A comprehensive questionnaire that assessed both physical and psychosocial work environments, as well as personal health and lifestyle, was answered by 133 (92%) employees.
In addition, we assessed the physical/chemical and psychosocial environments of 8 randomly selected employees, of whom some had environmentally related health complaints.
Environmental factors most often associated with poor work environments were improper room temperature, light reflexes (i.e., glare and reflection of light), dust, and dry air.
Emission products from traffic pollution and 1,1,1-trichloroethane levels were also detected.
The electromagnetic fields in both the low and the extremely low frequencies spectra were close to background levels.
Individuals who had environmentally associated health symptoms worked mainly in the customer support division, and they perceived higher work demands.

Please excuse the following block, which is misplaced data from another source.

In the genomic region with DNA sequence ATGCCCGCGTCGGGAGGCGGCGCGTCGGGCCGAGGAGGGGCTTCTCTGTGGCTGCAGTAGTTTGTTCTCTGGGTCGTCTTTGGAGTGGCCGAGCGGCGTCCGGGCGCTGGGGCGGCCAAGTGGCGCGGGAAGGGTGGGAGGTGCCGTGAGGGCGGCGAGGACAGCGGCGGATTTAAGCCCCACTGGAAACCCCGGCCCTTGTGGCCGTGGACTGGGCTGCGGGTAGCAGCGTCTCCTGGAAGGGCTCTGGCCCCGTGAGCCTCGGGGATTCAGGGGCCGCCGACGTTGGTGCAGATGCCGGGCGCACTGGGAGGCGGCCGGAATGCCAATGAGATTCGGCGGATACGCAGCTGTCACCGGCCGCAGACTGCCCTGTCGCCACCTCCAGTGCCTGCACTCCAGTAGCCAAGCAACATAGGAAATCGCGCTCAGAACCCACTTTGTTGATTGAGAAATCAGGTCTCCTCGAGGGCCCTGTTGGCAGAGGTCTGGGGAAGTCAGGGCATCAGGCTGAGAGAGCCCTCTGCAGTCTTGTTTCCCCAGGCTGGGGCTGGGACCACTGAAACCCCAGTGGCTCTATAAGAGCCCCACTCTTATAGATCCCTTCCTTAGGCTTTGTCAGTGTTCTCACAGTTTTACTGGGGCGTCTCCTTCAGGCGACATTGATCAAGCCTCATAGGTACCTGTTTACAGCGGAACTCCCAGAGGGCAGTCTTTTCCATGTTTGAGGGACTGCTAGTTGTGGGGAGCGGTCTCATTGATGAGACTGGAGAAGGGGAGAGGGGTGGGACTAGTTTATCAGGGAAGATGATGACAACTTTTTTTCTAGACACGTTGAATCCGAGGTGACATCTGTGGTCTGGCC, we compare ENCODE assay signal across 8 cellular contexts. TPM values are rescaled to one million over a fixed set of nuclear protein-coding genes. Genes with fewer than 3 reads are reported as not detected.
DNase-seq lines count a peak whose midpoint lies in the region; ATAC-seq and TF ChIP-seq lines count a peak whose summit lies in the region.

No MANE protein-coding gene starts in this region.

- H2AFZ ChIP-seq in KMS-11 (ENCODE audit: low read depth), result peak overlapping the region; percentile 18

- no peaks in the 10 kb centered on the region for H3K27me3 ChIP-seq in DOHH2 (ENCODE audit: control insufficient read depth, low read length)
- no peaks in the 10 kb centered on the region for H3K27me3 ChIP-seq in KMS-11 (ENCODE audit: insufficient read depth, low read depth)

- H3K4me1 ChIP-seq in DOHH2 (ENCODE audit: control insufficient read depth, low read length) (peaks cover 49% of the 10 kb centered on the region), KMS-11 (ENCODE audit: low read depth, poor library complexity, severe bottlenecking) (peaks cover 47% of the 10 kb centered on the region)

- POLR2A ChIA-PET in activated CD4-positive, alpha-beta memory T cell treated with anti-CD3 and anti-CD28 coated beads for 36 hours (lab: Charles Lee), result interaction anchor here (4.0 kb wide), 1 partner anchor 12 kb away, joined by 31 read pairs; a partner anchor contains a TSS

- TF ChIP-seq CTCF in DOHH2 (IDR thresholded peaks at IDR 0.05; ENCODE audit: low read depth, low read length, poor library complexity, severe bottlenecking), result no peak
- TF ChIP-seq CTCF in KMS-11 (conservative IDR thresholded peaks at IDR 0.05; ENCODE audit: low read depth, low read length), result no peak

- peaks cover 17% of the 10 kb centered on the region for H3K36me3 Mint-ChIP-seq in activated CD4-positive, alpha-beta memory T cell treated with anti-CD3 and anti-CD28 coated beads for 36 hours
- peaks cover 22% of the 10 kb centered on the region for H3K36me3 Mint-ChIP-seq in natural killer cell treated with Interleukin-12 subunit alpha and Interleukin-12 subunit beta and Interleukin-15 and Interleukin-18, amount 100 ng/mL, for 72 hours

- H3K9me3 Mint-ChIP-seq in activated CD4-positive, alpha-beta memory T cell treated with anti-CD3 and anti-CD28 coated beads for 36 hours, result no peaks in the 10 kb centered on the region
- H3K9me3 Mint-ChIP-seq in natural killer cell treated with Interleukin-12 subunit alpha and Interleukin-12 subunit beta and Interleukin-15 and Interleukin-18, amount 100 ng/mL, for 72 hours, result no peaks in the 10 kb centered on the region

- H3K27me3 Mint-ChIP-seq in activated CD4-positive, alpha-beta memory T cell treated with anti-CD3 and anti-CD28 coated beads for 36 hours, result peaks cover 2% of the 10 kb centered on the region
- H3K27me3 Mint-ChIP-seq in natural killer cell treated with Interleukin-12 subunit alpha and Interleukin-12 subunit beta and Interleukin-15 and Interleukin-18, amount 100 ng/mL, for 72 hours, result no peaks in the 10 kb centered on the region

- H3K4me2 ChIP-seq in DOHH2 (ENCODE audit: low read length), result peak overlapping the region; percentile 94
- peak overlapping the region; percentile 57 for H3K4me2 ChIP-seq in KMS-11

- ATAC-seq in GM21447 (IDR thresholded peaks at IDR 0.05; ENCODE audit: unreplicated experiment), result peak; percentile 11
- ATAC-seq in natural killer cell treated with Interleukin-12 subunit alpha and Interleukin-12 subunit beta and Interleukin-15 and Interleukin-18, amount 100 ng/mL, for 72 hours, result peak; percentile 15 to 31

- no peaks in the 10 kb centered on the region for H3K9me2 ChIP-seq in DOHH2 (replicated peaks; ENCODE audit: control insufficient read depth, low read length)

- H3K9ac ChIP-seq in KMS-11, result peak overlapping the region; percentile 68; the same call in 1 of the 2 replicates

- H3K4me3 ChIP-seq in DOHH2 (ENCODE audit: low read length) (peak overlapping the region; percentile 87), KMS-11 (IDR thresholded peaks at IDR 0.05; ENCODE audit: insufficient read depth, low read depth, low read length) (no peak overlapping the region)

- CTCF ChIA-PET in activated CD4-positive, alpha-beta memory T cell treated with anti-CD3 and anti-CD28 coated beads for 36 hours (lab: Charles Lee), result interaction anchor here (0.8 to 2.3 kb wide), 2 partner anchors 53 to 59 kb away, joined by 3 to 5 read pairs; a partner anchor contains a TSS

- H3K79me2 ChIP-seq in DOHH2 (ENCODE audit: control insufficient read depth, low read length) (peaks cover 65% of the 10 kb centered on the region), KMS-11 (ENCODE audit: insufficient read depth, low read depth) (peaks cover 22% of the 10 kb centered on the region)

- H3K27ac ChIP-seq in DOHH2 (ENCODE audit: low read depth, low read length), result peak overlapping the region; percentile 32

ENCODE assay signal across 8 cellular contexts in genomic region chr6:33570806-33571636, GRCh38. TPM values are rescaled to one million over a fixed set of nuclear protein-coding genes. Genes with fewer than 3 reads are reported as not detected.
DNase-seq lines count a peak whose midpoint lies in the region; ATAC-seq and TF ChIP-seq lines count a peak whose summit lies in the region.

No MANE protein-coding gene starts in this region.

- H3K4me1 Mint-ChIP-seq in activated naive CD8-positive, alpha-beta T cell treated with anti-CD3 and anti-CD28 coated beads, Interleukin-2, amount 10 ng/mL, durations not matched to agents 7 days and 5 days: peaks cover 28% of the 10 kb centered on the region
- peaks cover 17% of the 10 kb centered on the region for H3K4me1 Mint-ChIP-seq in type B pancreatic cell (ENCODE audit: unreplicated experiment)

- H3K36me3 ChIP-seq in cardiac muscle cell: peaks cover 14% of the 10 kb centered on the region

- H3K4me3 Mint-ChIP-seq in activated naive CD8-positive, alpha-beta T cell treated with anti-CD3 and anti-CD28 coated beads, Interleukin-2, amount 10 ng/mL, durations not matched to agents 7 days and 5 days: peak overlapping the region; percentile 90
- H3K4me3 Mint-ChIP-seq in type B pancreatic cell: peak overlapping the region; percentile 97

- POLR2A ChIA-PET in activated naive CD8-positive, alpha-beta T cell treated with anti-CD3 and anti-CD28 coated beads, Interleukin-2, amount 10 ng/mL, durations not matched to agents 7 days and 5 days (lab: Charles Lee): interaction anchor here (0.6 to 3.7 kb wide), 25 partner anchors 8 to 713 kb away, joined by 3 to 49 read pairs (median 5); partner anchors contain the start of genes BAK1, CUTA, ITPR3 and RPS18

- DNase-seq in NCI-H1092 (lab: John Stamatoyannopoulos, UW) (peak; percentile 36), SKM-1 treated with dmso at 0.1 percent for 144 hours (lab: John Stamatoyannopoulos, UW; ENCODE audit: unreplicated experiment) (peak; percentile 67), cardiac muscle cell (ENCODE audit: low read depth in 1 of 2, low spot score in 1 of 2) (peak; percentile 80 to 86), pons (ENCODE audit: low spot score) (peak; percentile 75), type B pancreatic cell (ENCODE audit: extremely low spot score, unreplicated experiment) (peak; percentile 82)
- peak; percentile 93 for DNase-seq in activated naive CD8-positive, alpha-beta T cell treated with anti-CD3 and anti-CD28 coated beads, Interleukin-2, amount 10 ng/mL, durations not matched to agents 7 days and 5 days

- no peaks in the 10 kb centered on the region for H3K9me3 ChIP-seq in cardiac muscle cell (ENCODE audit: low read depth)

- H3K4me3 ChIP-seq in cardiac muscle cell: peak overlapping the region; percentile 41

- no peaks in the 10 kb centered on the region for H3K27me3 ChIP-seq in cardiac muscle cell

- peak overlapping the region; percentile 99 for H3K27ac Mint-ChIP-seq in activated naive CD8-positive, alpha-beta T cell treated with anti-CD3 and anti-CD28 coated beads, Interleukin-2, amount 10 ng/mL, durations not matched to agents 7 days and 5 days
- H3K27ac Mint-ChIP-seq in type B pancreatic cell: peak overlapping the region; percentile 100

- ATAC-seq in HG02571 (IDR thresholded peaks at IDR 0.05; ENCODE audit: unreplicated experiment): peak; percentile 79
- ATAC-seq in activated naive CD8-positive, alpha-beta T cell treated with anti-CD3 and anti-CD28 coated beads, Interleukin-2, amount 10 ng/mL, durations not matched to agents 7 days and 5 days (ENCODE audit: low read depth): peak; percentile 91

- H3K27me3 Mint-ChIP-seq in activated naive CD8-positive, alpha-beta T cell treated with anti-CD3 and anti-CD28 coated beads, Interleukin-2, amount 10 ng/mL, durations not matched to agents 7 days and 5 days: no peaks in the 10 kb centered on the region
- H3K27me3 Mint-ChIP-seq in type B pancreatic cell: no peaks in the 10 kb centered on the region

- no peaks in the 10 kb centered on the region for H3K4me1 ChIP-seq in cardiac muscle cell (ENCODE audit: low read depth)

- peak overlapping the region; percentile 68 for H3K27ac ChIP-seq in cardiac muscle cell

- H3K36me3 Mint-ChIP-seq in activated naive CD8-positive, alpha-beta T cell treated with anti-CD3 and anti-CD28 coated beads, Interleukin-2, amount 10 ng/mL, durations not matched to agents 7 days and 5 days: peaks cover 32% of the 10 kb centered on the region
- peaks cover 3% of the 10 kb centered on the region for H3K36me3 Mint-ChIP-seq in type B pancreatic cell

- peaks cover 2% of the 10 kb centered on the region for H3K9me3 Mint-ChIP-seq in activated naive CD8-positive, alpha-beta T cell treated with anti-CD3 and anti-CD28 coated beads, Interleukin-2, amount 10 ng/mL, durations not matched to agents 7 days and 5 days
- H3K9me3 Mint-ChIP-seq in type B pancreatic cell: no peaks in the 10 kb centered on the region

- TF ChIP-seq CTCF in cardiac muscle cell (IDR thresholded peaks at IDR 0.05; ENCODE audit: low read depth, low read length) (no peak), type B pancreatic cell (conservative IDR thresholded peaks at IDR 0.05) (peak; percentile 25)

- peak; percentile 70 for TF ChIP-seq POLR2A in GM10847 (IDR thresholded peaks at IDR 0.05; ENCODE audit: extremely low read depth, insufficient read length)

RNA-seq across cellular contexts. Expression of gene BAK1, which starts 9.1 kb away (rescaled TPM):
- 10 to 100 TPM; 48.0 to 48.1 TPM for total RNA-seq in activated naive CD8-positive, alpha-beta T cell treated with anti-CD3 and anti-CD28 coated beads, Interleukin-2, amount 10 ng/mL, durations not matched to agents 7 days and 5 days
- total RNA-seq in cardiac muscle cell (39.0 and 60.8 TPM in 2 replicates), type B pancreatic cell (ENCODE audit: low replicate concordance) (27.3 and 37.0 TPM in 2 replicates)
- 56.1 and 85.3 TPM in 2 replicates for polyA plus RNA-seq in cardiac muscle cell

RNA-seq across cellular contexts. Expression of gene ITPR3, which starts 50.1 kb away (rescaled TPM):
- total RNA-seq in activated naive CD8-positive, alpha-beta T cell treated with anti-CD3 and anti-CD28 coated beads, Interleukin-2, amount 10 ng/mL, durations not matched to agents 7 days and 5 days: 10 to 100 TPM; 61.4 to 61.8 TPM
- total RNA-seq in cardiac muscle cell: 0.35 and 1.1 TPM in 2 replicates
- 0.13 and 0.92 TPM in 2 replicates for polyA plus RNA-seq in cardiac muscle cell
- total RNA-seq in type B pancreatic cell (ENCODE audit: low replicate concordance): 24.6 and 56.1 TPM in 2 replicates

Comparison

Their computer environment was also worse ergonomically.
There were no differences with respect to objective skin signs or disease between those with and without symptoms, respectively.
The results of this study point to the importance of looking at both the psychosocial and physical environments when health complaints arise in modern offices.
Mots-clés Pascal : Bureau, Condition travail, Homme, Exposition professionnelle, Médecine travail, Questionnaire, Suède, Europe, Milieu professionnel, Qualité air, Champ électromagnétique, Satisfaction professionnelle, Ecran visualisation, Ordinateur
Mots-clés Pascal anglais : Office, Working condition, Human, Occupational exposure, Occupational medicine, Questionnaire, Sweden, Europe, Occupational environment, Air quality, Electromagnetic field, Job satisfaction, Display screen, Computer
Notice produite par :
Inist-CNRS - Institut de l'Information Scientifique et Technique
Cote : 97-0197024
Code Inist : 002B30B02A. Création : 21/05/1997.